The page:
observation, but the moral reflections are tedious, and the book's long lease of popularity seems to exceed its literary merits. Two new editions appeared in 1713, with a portrait of Puckle, engraved by Vertue, after a painting by Clostermann. A reprint ‘from the third edition of the London Copy’ was issued at Cork in 1721. In 1723 a revised version, entitled ‘The Club, or a Grey Cap for a Greenhead, in a Dialogue between Father and Son,’ was described as ‘the fourth edition with additions.’ The portrait was here engraved by Cole. The title-page supplied the warning, ‘These characters being mearely intended to expose vice and folly, let none pretend to a key nor seek for another's picture, least he find his own.’ There is a new dedication, addressed to the memory of the former patrons, who were now dead. The additional matter mainly consisted of an appendix of moral ‘maxims, advice, and cautions,’ with reflections on ‘company, friends, and death.’ Reprints of this edition appeared in London (‘the fifth’) in 1733 and at Dublin in 1743. The new sub-title seems to plagiarise Caleb Trenchfield's ‘Cap of Grey Hairs for a Greenhead, the Father's Councel to his Son, an Apprentice,’ 1710 (5th edit.)
Puckle, who resided in early life in the parish of St. Margaret, Lothbury, and afterwards in that of St. Stephen, Coleman Street, was buried in St. Stephen's Church, Coleman Street, London, on 26 July 1724. He married twice. By his first wife, Mary, whom he married before 1690, he had four daughters and three sons, of whom Burton alone seems to have reached manhood. On 21 Feb. 1714–15 he married at New Brentford a second wife, Elizabeth Fownes, a widow of Brentford.
The 1723 edition of Puckle's ‘Club’ was reissued in 1817, with many charming illustrations by John Thurston [q. v.], and a title-page and a few headpieces by John Thompson [q. v.] Thus embellished, the work reappeared in 1834 at the Chiswick Press, with a preface by Samuel Weller Singer [q. v.] The latter stated that Charles Whittingham, the printer and publisher, owned a manuscript by Puckle containing many moral dialogues between father and son, mother and daughter, and the like; but the bulk of this material had been utilised by Puckle in the appendices to the 1723 edition. The latest reprint, with Thurston's illustrations, was published at Glasgow in 1890.
[The author of The Club Identified, by George Steinman Steinman, 1872 (privately printed); art. by Mr. Austin Dobson in ‘Bibliographica,’ pt. viii. 407–21; Gent. Mag. 1822, i. 204–7; Noble's Continuation of Granger, iii. 363; Addit. MS. 28875, f. 17 (letter from Puckle to John Ellis, 1676).]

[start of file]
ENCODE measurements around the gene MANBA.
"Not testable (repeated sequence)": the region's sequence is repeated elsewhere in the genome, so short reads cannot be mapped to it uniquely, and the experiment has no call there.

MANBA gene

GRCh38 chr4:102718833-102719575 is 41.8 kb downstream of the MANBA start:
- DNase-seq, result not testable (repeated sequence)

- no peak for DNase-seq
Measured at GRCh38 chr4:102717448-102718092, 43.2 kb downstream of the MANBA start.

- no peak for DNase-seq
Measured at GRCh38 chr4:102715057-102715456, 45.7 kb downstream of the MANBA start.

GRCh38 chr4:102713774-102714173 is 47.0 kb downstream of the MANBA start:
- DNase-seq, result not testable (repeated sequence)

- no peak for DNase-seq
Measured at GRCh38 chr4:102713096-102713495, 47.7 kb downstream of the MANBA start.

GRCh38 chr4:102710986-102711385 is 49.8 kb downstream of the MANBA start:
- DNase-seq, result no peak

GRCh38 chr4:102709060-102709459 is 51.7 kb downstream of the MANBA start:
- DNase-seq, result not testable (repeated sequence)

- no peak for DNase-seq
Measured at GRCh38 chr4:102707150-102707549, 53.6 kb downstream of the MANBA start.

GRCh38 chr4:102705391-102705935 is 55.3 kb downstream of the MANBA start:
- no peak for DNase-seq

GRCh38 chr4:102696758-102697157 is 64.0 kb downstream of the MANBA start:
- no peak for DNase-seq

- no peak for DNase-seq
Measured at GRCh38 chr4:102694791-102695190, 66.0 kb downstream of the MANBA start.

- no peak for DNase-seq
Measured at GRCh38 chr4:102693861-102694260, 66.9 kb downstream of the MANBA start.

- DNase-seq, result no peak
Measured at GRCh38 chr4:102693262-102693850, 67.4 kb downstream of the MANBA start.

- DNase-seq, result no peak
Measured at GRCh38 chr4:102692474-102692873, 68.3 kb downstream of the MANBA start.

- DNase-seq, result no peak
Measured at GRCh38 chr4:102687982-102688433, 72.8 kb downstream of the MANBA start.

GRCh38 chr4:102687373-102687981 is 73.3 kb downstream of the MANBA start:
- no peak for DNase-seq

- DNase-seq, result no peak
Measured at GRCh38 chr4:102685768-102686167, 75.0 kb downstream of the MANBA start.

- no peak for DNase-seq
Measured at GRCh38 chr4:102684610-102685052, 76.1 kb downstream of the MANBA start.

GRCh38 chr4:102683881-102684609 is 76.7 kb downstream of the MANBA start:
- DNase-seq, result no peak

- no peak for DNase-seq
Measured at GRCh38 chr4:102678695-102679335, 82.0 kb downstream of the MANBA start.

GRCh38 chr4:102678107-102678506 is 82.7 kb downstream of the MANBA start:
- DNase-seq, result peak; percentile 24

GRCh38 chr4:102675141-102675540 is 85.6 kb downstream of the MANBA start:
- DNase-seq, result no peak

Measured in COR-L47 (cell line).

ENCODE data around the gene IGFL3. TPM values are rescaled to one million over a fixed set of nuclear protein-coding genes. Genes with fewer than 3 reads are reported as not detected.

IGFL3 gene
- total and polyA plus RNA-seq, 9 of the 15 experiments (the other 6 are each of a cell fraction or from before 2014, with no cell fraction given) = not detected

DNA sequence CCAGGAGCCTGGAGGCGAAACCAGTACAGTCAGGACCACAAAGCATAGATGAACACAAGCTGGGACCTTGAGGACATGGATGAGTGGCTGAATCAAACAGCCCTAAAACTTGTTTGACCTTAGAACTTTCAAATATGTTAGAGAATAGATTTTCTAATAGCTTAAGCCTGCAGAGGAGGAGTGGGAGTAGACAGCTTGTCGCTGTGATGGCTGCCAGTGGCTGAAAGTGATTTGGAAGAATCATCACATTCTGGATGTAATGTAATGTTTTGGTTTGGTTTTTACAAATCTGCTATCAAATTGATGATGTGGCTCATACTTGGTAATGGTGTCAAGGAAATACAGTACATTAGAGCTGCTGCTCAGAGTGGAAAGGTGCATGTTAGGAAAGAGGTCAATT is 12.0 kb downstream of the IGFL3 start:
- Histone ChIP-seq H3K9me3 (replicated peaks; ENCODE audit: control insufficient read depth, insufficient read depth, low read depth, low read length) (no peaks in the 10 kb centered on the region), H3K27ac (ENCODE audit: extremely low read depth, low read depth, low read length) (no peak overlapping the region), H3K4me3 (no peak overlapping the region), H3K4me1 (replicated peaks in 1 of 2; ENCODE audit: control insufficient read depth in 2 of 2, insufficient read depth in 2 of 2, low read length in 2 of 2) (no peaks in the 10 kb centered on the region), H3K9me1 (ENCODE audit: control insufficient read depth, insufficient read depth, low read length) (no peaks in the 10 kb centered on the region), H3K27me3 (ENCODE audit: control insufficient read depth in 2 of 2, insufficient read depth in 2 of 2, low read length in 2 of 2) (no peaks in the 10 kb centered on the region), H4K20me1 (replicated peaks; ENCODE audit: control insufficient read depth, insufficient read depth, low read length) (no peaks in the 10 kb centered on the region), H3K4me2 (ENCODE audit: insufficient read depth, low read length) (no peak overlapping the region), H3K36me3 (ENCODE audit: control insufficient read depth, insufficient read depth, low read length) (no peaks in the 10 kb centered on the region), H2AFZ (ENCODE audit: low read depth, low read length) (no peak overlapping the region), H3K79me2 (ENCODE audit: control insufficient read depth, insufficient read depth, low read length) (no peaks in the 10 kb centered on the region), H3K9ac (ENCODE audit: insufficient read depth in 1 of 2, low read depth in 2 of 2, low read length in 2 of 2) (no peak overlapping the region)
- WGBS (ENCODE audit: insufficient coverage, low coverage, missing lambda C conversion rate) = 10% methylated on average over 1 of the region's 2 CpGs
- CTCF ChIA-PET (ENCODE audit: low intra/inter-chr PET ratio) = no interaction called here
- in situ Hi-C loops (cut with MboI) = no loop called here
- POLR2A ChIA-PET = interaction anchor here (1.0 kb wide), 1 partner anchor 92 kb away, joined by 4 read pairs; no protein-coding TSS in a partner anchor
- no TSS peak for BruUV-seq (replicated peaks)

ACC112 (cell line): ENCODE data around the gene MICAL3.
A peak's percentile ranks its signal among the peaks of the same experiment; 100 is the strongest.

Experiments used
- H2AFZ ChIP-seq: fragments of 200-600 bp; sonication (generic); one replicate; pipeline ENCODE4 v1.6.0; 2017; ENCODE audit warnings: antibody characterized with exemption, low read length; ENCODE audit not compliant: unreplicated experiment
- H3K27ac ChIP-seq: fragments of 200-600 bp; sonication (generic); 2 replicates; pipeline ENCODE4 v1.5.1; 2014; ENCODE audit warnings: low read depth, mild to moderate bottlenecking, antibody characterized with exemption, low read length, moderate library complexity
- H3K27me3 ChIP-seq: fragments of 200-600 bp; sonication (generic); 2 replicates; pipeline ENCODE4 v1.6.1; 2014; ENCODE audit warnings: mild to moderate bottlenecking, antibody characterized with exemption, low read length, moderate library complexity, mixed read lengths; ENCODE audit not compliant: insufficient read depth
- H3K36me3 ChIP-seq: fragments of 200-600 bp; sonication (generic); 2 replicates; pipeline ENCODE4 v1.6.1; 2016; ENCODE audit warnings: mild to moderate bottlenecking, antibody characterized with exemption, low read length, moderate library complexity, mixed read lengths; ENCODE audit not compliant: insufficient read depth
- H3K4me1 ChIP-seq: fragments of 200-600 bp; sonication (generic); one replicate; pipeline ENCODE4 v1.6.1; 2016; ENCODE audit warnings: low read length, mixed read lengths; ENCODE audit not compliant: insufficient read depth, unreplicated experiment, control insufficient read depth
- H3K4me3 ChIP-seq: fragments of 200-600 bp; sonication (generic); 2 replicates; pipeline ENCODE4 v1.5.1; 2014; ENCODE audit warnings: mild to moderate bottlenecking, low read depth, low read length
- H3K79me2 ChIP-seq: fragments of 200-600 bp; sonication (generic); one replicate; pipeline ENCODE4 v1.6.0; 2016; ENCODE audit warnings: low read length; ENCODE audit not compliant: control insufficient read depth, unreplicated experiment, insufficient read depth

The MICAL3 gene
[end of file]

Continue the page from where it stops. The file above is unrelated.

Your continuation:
PUDSEY, HUGH de (1125?–1195), bishop of Durham and earl of Northumberland. [See Puiset.]
PUGH, ELLIS (1656–1718), Welsh quaker, was born in the parish of Dolgelly in June 1656. In 1686 he and his family sailed for the quaker settlement in Pennsylvania. They had a stormy passage, and were detained for six months at Barbados. Pugh paid a visit in 1706 to Wales, returning in 1708 to Philadelphia, where he died on 3 Oct. 1718. In 1721 there was published at Philadelphia a tract by him entitled ‘Annerch i'r Cymry’ (‘Address to the Welsh People’), which was probably the first Welsh book printed in America. He speaks in particular to the ‘craftsmen, labourers, and shepherds, men of low degree, of my own quality,’ and bids them be ‘wiser than their teachers.’ The tract was reprinted in this country in 1782 and 1801 (London); an English translation by Rowland Ellis and David Lloyd appeared at Philadelphia in 1727, and was reprinted at London in 1739.
[Rowlands's Cambrian Bibliography; Hanes Llenyddiaeth Gymreig, by C. Ashton, pp. 158–9.]
PUGH, HERBERT (fl. 1758–1788), landscape-painter, was a native of Ireland, and came to London about 1758. He was a contributor to the first exhibition of the Society of Artists in 1760, sending a ‘Landscape with Cattle.’ In 1765 he gained a premium at the Society of Arts, and in 1766 was a member of the newly incorporated Society of Artists. He continued exhibiting with them up to 1776. He tried his hand at some pictures in the manner of Hogarth, but without success, although some of these pictures were engraved. Pugh lived in the Piazza, Covent Garden. His death, which took place soon after 1788, was hastened by intemperate habits. There is a large landscape by Pugh in the Lock Hospital, and two views of London Bridge by him were contributed to the Century of British Art exhibition at the Grosvenor Gallery in 1888, when it was recognised that his work had been unduly neglected.
[Redgrave's Dict. of Artists; Bryan's Dict. of Painters and Engravers, ed. Graves and Armstrong; Graves's Dict. of Artists, 1760–1893.]
PUGH, PHILIP (1679–1760), dissenting minister, was born at Hendref, Blaenpenal, Cardiganshire, in 1679, and inherited a good